Any crosslinking agent, or combination of crosslinking agents, suitable for the composition disclosed herein may be used. Some non-limiting examples of suitable crosslinking agents include accelerated sulfur systems, peroxide systems alone or with co-agents, phenolic resin curative systems, phenylenebismaleimide, urethane curatives, grafted alkoxysilanes, hydrosilylation curatives, diamine curatives and combinations thereof. A particularly preferable crosslinking method is to employ polyphosphonic acid and a sulfur cure. In some embodiments, the monomeric unit of the diene can further react. In other embodiments, the monomeric unit of the diene reacts with the crosslinking agent.

In some embodiments, the crosslinking agents are the phenolic curatives. A particularly suitable phenolic curative is a phenolic curing resin made by condensation of halogen substituted phenol, C1-10 alkyl substituted phenol (preferably substituted in the para position), or non-substituted phenol with an aldehyde (preferably formaldehyde) in an alkaline medium or by condensation of bi-functional phenol dialcohols. Dimethylol phenols substituted with C5-10 alkyl in the para-position are more preferred. Halogenated alkyl substituted phenol curing resins prepared by halogenation of alkyl-substituted phenol curing resins also can be used. Phenolic curing systems may comprise methylol phenolic resins with or without activator such as halogen donor and metal compound. Details of this are described in U.S. Pat. Nos. 3,287,440 and 3,709,840, both of which are incorporated herein in their entirety by reference. Non-halogenated phenolic curing resins may be used in conjunction with halogen donors, preferably along with a hydrogen halide scavenger. Sometimes, halogenated phenolic resins containing 2 to 10 weight percent bromine are used in conjunction with a hydrogen halide scavenger such as metal oxides, for example, iron oxide, titanium oxide, magnesium oxide, magnesium silicate, silicon dioxide, and preferably zinc oxide. The presence of metal oxide and halogen donor singly or together promote the crosslinking function of the phenolic resin. The preparation of halogenated phenolic resin and their use in a curative system comprising zinc oxide are described in U.S. Pat. Nos. 2,972,600 and 3,093,613, the disclosure of which is incorporated herein by reference. When using either a halogenated phenolic curing resin or halogen donor activator, it is essential that the total amount of metal halide (present initially or formed in situ) does not exceed two parts by weight per 100 parts by weight of rubber. Preferred phenolic curing resins contain between about 5-15 weight percent methylol groups. A preferred phenolic curative comprises a non-halogenated dimethylol phenolic resin and zinc oxide.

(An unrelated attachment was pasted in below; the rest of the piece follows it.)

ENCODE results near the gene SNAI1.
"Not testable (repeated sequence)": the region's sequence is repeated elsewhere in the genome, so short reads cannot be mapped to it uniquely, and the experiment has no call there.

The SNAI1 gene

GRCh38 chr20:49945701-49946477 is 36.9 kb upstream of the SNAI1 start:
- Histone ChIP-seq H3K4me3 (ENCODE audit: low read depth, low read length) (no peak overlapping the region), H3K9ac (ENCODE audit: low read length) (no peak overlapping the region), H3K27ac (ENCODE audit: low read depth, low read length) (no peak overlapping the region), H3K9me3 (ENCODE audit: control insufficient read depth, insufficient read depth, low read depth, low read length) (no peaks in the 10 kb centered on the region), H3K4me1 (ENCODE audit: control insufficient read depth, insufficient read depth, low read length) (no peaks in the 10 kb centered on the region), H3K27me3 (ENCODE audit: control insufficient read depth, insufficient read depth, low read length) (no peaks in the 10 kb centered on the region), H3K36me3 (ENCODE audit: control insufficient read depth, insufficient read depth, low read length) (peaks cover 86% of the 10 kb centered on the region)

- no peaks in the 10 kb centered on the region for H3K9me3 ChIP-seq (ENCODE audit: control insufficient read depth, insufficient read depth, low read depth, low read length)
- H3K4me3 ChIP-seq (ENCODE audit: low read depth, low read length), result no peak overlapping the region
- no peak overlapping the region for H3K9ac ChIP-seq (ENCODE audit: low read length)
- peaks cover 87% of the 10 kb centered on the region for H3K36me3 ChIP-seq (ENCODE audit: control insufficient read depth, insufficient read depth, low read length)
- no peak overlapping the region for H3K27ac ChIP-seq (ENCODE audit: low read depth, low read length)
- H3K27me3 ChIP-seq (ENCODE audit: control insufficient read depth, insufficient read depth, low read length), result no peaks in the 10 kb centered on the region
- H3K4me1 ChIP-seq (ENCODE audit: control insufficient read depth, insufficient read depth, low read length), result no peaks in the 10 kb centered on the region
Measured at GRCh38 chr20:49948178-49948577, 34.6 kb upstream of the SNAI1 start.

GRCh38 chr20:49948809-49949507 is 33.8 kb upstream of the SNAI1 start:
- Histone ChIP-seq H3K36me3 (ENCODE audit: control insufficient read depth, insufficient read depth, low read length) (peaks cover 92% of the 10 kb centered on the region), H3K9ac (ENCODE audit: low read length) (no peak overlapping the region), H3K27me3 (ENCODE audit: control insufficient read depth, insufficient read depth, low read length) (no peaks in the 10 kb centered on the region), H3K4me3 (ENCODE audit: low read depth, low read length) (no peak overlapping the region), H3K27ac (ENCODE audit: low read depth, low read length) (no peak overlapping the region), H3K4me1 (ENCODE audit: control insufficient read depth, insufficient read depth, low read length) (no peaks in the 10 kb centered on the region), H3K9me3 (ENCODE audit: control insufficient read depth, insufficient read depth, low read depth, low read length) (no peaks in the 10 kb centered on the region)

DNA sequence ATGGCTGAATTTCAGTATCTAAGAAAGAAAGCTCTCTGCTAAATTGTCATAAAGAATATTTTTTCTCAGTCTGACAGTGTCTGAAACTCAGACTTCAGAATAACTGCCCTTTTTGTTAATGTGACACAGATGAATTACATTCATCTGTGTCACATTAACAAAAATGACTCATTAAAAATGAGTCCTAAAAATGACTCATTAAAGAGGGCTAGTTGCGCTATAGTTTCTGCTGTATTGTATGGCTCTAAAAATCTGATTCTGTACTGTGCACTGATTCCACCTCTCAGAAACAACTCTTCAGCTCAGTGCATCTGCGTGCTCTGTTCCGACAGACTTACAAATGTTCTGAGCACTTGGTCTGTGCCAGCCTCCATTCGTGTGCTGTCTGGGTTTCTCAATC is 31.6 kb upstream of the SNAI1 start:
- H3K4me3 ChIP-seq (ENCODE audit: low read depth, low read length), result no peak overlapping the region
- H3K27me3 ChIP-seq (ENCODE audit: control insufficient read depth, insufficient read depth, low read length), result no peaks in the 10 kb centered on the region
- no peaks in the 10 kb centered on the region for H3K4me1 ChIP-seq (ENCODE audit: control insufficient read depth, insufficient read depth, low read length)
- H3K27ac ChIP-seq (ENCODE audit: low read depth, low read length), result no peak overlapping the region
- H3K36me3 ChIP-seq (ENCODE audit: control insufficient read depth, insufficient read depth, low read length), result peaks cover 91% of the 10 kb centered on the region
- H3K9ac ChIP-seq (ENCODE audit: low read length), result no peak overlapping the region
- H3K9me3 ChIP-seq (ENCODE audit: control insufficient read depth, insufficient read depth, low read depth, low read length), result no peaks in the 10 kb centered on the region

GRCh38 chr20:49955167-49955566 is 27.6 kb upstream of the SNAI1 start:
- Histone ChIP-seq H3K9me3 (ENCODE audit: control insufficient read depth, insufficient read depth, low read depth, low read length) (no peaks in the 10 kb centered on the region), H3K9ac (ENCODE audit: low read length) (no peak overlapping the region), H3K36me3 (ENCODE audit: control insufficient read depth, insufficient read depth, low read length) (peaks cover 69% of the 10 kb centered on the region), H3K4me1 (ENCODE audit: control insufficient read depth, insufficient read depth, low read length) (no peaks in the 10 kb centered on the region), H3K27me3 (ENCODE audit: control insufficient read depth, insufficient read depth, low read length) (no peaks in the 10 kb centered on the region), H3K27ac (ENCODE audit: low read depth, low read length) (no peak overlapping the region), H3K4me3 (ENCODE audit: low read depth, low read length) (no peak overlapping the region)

Suitable phenolic resin curatives are commercially available under the trade name SP-1045 (octylphenol/formaldehyde heat reactive resin), SP-1055, and SP-1056 (brominated octylphenol/formaldehyde heat reactive resins) and are available from Schenectady International, Inc. of New York.

In some embodiments, the crosslinking agent is sulfur or sulfur and a vulcanization accelerator. The addition of sulfur to the compositions disclosed herein may produce sulfide and/or polysulfide cross-linking bonds that may improve thermal stability of the compositions. The sulfur donor curative systems suitable in the practice of the invention comprise conventional sulfur donor crosslinking agents. Suitable sulfur donors include alkyl polysulfides, thiuram disulfides, and amine polysulfides. Some non-limiting examples of suitable sulfur donors are 4,4′-dithiomorpholine, dithiodiphosphorodisulfides, diethyldithiophosphate polysulfide, alkyl phenol disulfide, and tetramethylthiuram disulfide. The sulfur-donors may be used with conventional sulfur-vulcanizing accelerators, for example, thiazole accelerators such as benzothiazyl disulfide, N-cyclohexyl-2-benzothiazole-sulfenamide, 2-mercaptobenzothiazole, N-tert-butyl-2-benzothiazolesulfenamide, 2-benzothiazyl-N,N-diethylthiocarbamyl sulfide, 2-(morpholinodithio)benzothiazole, and N,N-dimorpholinodithiocarbamate. Some accelerators such as dithiocarbamates, thiurams and thioureas can be included in these sulfur cures which also include zinc oxide.

Some non-limiting examples of vulcanizing activators include halogen donors and metal halide activators such as stannous chloride (anhydrous or hydrated), ferric chloride, zinc chloride, or halogen donating polymers such as chlorinated paraffin, chlorinated polyethylene, chlorosulfonated polyethylene, and polychlorobutadiene. The term “eactivator”, as used herein, means any material which materially increases the crosslinking efficiency of the vulcanizing agent or curative and includes metal oxides and halogen donors used alone or conjointly.